Simple Patience

In the summer of 1983, my impatience took an ugly turn in the middle of the Congo. In the middle of a missions trip showing the JESUS film in remote villages. (I know you’re jealous of my evening sweat sock attire). Near the end of our trip, I was recovering from a bout of malaria and waited with my teammates for a cargo truck—eleven hours behind schedule because of a flat tire—to take us to a village with a bus headed for the capital city.image0-1_2

Exhausted, sore, and famished, I let the students board the bus ahead of me. Just as I lifted my backpack into the stairwell of the bus, a Congolese woman with a chicken under one arm and a bag strapped on the other wedged her lithe body in front of me. I couldn’t believe her rudeness. Her forceful jostling sparked instinctive fear in me over losing a seat on the bus. I lightly poked my elbow into her back and stammered for words she’d understand in Francophone Africa. I shouted, “Excusez vous!” Not excusez moi, but excuse YOU!

I wanted to scream, “Out of my way-y-y-y-y,” as we twist in a luggage gridlock, but she held a beady-eyed chicken under her arm and gave me a vexing look of a disgruntled witch doctor.

At that moment in that dusty Congolese village, all vestiges of patience drained from my being. But just as quickly as evil thoughts lined up like wallflowers in my head, I sensed God’s calming spirit. I chose to let this stranger board ahead of me, even if it meant I’d be left in the village for another miserable day of waiting.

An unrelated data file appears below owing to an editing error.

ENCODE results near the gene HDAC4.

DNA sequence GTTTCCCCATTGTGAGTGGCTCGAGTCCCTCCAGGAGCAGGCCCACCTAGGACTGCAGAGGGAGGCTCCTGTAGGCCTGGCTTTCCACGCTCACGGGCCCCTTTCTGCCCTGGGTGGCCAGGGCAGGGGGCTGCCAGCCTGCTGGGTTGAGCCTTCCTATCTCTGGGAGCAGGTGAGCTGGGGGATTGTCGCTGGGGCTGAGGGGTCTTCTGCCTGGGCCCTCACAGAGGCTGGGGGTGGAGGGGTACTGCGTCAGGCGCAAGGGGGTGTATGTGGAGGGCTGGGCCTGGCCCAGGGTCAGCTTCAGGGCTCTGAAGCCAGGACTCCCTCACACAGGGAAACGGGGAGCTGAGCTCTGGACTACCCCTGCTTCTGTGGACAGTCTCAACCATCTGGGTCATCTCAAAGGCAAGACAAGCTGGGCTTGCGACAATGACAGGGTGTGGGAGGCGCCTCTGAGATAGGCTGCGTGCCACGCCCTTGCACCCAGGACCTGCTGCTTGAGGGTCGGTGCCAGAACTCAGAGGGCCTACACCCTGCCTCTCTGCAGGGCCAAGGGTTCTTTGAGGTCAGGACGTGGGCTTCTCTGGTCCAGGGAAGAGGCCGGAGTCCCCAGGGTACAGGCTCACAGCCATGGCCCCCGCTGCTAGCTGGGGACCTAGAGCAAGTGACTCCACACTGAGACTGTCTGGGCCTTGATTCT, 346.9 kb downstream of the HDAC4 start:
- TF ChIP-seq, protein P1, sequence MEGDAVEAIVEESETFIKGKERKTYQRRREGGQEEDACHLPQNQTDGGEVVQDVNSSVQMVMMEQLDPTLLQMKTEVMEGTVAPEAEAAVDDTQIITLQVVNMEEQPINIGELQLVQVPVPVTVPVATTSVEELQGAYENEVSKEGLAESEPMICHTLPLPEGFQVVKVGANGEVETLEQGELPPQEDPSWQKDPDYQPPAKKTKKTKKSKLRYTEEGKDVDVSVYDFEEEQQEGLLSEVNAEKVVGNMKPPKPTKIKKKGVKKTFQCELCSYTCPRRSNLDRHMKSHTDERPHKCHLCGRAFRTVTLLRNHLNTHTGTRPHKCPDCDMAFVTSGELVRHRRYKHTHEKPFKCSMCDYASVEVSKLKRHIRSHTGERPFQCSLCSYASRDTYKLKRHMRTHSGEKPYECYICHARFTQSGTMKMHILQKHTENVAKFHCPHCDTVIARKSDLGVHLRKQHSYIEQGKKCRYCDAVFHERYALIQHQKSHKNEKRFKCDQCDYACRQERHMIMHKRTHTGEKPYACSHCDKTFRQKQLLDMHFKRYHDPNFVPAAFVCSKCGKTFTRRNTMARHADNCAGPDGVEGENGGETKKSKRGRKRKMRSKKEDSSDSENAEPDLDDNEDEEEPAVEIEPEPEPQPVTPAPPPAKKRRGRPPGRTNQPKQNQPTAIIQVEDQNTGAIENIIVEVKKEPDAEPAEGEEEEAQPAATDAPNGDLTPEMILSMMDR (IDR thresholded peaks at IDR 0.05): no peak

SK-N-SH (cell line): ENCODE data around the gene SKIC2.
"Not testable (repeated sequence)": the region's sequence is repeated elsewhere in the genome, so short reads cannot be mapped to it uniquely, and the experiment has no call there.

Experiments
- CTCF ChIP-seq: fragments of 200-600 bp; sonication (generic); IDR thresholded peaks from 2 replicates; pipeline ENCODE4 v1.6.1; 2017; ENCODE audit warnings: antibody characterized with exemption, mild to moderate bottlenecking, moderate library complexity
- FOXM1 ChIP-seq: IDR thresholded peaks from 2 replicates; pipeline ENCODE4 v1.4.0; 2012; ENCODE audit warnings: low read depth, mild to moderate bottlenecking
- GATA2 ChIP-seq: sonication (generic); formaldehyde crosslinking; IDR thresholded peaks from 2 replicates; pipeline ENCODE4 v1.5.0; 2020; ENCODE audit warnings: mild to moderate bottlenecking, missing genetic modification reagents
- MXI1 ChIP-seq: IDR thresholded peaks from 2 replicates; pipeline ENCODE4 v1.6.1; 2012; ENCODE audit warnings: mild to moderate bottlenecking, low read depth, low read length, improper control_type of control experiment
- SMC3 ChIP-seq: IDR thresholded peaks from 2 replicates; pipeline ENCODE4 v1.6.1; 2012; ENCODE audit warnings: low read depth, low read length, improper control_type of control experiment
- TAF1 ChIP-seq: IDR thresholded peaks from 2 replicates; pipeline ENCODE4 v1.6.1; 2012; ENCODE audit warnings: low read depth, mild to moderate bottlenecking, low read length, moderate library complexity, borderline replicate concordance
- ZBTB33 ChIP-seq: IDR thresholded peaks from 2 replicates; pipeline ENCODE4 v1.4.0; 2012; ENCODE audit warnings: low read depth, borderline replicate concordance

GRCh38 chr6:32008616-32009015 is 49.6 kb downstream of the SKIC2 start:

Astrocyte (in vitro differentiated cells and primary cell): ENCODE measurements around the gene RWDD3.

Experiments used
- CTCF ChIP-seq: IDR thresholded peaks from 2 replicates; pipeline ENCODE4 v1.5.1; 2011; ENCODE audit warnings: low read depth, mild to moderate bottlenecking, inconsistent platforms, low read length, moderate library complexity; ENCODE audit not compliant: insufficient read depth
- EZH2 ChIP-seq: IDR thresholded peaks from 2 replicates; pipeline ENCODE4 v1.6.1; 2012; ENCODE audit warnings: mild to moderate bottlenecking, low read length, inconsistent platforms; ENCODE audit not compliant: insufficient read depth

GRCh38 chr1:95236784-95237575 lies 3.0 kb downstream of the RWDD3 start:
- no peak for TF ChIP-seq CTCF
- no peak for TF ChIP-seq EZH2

Thankfully, God saved me a seat that morning, and more importantly, He increased my understanding that waiting refines in us the character of patience. Bit by bit, waiting for people to show up, waiting when we’re literally sick and tired, and waiting when we’re pushed outside our comfort zone can sand off our edginess. Nineteenth-century theologian Horace Bushnell explained, “The greatest and sublimest power is often simple patience.”

Simple patience. Take it from sometimes impatient me, there’s power in standing up to haste and irritability in life’s waits, even if we encounter pushy, poultry-toting strangers.

What trips you up when it comes to staying calm and sensible? How to you handle the times when you want to shout, “Out of my way”?

 

Adapted from Two Days Longer by Beth Lueders, (Howard Publishing, 2006), pages 112-116.

Brave and Resilient Tip #76: Take time to practice the power of simple patience.

Let’s Talk

Changing Seasons of Our Lives

Q. What about the changes of new seasons of our lives – how do I navigate that?

A. Let’s Talk! Change is in the air, literally! With the arrival of fall, we are reminded of the four seasonal changes AND the seasons of our own lives. Are you in the spring of your life or somewhere between fall and winter? One of our readers left a comment about trying to help an elderly friend cope with her season of life. There is a lot to process “to be okay” in the season of life you in which you find yourself. Every season has its challenges. Those raising young children find their challenges exhausting and overwhelming in our culture. Senior citizens face failing health, financial uncertainty, and losses including the death of their spouse, friends, and even their own death. Those in a season in between these two have mammoth challenges for finding meaning in their work world and relationships, their mark, their place, their identity.